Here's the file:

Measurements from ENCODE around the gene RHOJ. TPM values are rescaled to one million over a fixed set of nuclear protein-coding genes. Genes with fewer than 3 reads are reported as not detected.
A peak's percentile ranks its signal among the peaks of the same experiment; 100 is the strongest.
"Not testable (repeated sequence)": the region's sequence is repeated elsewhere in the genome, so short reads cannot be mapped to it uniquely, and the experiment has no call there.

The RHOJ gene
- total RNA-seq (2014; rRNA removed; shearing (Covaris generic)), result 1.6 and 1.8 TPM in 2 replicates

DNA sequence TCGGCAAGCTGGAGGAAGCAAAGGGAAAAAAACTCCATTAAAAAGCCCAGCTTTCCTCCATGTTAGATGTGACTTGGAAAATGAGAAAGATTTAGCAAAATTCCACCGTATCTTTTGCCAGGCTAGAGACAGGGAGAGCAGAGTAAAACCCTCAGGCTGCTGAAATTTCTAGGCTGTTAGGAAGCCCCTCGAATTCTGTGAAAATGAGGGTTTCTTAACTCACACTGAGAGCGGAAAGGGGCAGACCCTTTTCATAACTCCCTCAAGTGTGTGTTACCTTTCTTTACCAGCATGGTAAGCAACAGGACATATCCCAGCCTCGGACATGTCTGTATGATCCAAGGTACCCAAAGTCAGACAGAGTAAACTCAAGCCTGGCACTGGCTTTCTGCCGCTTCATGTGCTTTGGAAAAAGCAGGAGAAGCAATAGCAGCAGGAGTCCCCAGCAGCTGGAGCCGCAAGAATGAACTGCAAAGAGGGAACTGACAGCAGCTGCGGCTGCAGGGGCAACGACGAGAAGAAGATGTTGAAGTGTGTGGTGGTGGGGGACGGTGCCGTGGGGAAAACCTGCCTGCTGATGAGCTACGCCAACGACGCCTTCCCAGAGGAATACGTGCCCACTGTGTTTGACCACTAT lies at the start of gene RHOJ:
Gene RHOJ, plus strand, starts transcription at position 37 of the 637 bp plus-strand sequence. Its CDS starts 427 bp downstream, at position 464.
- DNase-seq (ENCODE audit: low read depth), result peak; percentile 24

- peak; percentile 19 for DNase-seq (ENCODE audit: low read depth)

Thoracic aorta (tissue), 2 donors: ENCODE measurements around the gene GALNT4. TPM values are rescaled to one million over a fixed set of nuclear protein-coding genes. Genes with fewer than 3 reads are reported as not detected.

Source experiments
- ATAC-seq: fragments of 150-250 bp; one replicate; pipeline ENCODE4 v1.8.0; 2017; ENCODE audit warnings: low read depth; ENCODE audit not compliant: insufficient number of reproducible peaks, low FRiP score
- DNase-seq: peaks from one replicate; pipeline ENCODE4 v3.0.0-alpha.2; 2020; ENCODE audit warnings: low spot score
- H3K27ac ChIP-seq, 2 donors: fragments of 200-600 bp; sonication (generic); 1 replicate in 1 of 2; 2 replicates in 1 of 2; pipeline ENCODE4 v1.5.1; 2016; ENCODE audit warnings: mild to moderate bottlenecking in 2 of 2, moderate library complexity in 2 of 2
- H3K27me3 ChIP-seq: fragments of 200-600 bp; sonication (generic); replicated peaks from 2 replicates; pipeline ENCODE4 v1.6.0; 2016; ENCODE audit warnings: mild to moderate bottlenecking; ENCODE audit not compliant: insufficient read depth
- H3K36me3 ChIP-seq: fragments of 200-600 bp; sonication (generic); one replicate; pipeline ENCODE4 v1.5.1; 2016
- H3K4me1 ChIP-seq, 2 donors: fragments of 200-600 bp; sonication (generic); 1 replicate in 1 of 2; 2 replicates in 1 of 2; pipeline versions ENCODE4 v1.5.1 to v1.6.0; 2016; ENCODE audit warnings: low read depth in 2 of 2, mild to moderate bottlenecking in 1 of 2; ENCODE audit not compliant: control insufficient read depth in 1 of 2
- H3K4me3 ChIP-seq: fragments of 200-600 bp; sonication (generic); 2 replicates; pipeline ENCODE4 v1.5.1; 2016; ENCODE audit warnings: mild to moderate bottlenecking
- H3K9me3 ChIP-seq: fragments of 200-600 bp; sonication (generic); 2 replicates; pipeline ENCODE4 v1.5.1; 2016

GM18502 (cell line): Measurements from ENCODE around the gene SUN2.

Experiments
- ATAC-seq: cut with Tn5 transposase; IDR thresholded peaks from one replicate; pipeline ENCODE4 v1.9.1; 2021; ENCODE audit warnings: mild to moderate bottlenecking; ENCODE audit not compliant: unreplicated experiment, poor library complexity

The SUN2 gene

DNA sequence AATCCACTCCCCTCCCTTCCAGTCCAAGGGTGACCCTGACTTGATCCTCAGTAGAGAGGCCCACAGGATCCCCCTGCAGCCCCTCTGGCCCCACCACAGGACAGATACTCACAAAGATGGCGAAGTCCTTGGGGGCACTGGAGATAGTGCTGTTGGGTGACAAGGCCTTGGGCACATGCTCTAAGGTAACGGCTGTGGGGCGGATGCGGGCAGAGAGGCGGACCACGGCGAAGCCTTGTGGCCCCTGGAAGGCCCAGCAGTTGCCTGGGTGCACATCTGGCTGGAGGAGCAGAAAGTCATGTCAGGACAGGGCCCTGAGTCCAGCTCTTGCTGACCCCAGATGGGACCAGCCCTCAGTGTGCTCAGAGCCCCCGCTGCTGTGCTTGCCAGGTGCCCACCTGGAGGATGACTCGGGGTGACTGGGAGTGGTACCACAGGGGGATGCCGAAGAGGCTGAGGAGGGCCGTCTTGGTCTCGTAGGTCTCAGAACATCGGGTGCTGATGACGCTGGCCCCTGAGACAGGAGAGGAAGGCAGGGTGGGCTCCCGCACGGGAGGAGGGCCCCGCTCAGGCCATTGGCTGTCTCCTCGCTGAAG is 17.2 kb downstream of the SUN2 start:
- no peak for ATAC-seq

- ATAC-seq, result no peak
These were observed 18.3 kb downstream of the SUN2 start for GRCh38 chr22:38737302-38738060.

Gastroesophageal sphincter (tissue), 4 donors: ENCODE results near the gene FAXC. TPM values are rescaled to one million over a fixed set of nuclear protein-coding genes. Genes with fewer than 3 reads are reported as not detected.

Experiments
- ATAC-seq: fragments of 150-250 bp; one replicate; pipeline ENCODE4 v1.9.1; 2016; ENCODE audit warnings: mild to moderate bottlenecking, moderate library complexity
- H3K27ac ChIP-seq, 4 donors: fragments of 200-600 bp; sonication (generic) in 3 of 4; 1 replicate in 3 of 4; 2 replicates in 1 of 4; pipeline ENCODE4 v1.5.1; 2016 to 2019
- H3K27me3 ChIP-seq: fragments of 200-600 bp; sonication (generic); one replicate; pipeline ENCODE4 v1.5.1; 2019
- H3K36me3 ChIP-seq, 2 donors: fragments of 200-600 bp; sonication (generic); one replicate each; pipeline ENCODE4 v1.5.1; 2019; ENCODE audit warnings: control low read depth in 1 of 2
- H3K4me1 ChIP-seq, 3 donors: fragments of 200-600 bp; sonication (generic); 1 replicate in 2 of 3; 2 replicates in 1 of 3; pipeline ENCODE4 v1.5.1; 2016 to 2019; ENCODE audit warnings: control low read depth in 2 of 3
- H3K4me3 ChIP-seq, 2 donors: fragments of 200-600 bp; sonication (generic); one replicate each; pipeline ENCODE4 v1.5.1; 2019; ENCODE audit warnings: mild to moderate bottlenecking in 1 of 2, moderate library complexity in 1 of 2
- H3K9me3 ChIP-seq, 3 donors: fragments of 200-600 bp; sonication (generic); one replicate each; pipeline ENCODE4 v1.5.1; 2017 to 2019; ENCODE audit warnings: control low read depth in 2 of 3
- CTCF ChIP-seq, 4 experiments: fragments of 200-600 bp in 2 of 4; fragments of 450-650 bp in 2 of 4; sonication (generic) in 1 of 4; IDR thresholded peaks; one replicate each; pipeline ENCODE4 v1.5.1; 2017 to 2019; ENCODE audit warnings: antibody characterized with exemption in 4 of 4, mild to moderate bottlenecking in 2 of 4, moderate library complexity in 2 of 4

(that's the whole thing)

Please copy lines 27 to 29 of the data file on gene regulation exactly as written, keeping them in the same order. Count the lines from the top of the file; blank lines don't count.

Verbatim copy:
These were observed 18.3 kb downstream of the SUN2 start for GRCh38 chr22:38737302-38738060.

Gastroesophageal sphincter (tissue), 4 donors: ENCODE results near the gene FAXC. TPM values are rescaled to one million over a fixed set of nuclear protein-coding genes. Genes with fewer than 3 reads are reported as not detected.

Experiments